This data set relates to the "Distribution of indigenous trees" measure on the Environmental Indicators, Te taiao Aotearoa website."

Layer ID 52781
Data type Vector point
Feature count 250
Services Vector Query API, Web Feature Service (WFS), Catalog Service (CS-W), data.govt.nz Atom Feed

Mortality of indigenous tree sp kāpuka 2002–2014

Licence

Creative Commons Attribution 3.0 New Zealand

You may use this work for commercial purposes.

You must attribute the creator in your own works.

1482
2
Added
11 Jan 2016

This dataset was first added to MfE Data Service on 11 Jan 2016.

"The rates of death (mortality) of indigenous tree species vary across New Zealand. Changes in the state of the environment (such as from browsing pests, large-scale weather events, or climate change) may change the rates of mortality of particular tree species. This in turn may alter forest processes. Repeated surveys of the distribution of mortality rates can alert us to impacts on our indigenous forests.

This data set relates to the "Distribution of indigenous trees" measure on the Environmental Indicators, Te taiao Aotearoa website."

Layer ID 52768
Data type Vector point
Feature count 258
Services Vector Query API, Web Feature Service (WFS), Catalog Service (CS-W), data.govt.nz Atom Feed

Mortality of indigenous tree sp tree fern 2002–2014

Licence

Creative Commons Attribution 3.0 New Zealand

You may use this work for commercial purposes.

You must attribute the creator in your own works.

1387
3
Added
11 Jan 2016

This dataset was first added to MfE Data Service on 11 Jan 2016.

"The rates of death (mortality) of indigenous tree species vary across New Zealand. Changes in the state of the environment (such as from browsing pests, large-scale weather events, or climate change) may change the rates of mortality of particular tree species. This in turn may alter forest processes. Repeated surveys of the distribution of mortality rates can alert us to impacts on our indigenous forests.

This data set relates to the "Distribution of indigenous trees" measure on the Environmental Indicators, Te taiao Aotearoa website."

Layer ID 52776
Data type Vector point
Feature count 254
Services Vector Query API, Web Feature Service (WFS), Catalog Service (CS-W), data.govt.nz Atom Feed

Distribution of lodgepole pine 2002–2014

Licence

Creative Commons Attribution 3.0 New Zealand

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You must attribute the creator in your own works.

454
11
Added
12 Feb 2016

This dataset was first added to MfE Data Service on 12 Feb 2016.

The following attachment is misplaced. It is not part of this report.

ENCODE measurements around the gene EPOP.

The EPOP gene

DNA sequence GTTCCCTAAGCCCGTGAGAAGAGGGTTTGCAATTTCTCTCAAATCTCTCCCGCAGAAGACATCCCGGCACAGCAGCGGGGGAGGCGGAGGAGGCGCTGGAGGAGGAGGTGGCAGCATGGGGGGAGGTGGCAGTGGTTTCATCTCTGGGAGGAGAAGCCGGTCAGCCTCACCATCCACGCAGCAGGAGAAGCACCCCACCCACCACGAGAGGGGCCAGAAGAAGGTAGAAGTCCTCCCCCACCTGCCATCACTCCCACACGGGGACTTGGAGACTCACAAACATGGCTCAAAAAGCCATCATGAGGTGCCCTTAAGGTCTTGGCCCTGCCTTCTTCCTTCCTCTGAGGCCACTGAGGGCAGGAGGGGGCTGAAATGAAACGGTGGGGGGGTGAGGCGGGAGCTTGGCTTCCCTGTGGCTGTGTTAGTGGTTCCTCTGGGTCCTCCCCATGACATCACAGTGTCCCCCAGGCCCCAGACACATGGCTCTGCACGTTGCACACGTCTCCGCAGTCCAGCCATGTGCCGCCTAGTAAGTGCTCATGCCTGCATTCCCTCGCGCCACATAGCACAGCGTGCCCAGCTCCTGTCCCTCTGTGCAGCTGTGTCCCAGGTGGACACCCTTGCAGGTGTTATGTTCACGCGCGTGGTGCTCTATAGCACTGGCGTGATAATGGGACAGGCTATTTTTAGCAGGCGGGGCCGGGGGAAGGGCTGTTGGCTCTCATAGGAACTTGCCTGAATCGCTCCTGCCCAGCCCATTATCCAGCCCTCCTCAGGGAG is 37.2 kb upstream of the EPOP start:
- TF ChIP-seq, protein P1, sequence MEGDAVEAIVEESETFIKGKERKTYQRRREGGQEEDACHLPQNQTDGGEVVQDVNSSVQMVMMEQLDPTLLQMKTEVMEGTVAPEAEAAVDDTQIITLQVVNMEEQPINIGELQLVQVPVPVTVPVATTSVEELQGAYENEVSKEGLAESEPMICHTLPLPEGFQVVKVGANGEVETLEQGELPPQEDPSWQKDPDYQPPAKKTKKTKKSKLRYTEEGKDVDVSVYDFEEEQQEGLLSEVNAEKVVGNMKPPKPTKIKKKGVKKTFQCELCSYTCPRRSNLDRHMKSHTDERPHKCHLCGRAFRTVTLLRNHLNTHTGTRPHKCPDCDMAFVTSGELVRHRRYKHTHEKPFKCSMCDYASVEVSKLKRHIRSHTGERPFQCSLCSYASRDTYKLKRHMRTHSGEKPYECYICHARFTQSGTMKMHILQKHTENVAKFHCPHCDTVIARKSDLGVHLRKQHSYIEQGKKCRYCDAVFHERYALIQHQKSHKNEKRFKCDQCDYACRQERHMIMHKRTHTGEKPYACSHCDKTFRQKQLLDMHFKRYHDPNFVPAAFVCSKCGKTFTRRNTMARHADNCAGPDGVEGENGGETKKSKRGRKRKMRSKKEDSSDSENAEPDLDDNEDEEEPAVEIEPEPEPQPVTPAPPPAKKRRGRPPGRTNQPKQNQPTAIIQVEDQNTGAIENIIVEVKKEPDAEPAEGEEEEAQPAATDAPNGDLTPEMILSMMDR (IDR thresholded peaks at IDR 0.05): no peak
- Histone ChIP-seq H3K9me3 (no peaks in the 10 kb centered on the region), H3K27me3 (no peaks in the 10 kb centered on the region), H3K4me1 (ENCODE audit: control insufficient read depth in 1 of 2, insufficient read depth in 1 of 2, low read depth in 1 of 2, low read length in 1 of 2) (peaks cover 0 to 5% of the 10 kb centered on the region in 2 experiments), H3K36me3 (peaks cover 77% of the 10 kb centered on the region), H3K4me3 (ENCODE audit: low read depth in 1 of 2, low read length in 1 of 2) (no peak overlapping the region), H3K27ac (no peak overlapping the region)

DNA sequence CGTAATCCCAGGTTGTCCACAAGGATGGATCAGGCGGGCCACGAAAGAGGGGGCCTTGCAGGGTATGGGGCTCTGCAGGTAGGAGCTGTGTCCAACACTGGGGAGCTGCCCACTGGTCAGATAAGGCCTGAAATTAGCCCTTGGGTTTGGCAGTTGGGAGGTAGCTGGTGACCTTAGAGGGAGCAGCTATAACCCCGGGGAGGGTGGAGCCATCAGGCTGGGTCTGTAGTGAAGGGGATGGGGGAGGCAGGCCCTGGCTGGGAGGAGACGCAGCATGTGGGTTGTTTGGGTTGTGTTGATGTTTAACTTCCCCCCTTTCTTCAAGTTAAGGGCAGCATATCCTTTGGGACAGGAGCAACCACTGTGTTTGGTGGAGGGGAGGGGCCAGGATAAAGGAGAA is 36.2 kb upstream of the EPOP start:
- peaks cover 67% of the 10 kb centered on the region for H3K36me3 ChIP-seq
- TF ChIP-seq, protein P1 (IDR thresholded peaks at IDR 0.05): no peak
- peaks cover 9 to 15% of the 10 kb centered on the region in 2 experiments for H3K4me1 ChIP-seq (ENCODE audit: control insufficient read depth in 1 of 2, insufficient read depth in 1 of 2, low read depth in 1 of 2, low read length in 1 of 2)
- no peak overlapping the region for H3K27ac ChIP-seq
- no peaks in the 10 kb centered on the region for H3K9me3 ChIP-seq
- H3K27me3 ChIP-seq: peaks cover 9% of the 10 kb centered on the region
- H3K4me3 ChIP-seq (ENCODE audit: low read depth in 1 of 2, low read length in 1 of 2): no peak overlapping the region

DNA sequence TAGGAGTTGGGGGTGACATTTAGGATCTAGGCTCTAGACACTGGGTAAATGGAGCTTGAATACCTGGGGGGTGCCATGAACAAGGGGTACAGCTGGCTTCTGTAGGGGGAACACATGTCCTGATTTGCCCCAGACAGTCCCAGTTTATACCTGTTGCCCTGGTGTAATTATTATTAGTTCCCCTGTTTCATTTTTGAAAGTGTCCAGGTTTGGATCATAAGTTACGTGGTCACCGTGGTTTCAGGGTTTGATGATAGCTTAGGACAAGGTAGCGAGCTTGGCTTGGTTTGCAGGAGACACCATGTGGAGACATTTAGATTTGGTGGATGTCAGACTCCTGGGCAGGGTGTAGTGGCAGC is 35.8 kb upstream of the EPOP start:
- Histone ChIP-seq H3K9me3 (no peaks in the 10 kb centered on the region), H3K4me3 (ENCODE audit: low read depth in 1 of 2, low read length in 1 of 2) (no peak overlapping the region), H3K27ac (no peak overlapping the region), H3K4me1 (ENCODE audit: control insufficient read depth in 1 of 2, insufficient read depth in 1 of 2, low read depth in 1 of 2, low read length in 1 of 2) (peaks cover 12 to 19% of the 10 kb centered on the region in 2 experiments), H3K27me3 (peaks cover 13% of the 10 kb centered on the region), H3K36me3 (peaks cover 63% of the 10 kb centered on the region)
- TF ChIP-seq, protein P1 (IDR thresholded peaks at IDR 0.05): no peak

"The pressure from animal and plant pests is one of the biggest threats to biodiversity in the land environment. Pest predators (such as stoats and possums) eat eggs, birds, lizards, insects, and snails. Other animal pests (such as deer and goats) damage and kill trees and other plants and can compete with indigenous animals for the plants’ fruit and seed. Pest plants can out-grow the local vegetation. All these activities can dramatically change both our indigenous and agricultural environments.

This data set relates to the "Land pests" measure on the Environmental Indicators, Te taiao Aotearoa website."

Layer ID 53157
Data type Image/Raster
Resolution 100.000m
Services Catalog Service (CS-W), data.govt.nz Atom Feed

Mortality of indigenous tree sp red beech 2002–2014

Licence

Creative Commons Attribution 3.0 New Zealand

You may use this work for commercial purposes.

You must attribute the creator in your own works.

1470
2
Added
11 Jan 2016

This dataset was first added to MfE Data Service on 11 Jan 2016.

"The rates of death (mortality) of indigenous tree species vary across New Zealand. Changes in the state of the environment (such as from browsing pests, large-scale weather events, or climate change) may change the rates of mortality of particular tree species. This in turn may alter forest processes. Repeated surveys of the distribution of mortality rates can alert us to impacts on our indigenous forests.

This data set relates to the "Distribution of indigenous trees" measure on the Environmental Indicators, Te taiao Aotearoa website."

Layer ID 52773
Data type Vector point
Feature count 184
Services Vector Query API, Web Feature Service (WFS), Catalog Service (CS-W), data.govt.nz Atom Feed

Monthly mean primary productivity (1997–2016)

Licence

Creative Commons Attribution 3.0 New Zealand

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You must attribute the creator in your own works.

1108
11
Added
14 Oct 2016

This dataset was first added to MfE Data Service on 14 Oct 2016.

The average concentration of chlorophyll-a (chl-a) in phytoplankton over the period 1997 to February 2016.
Concentrations of chl-a in phytoplankton are used to assess primary productivity in our oceans. Phytoplankton are primary producers of biomass (mass of living organisms) and form the main basis of marine food chains. They use the chl-a pigment to capture the sun’s energy through the process of photosynthesis. Phytoplankton growth is affected by the availability of nutrients and light, which in turn are affected by the structure of the surface water column. The surface water column structure is affected by oceanographic and climate processes; large-scale changes to climate and oceanographic conditions can lead to changes in phytoplankton growth and chl-a concentrations.

Layer ID 53472
Data type Grid
Resolution 5000.000m
Services Raster Query API, Catalog Service (CS-W), data.govt.nz Atom Feed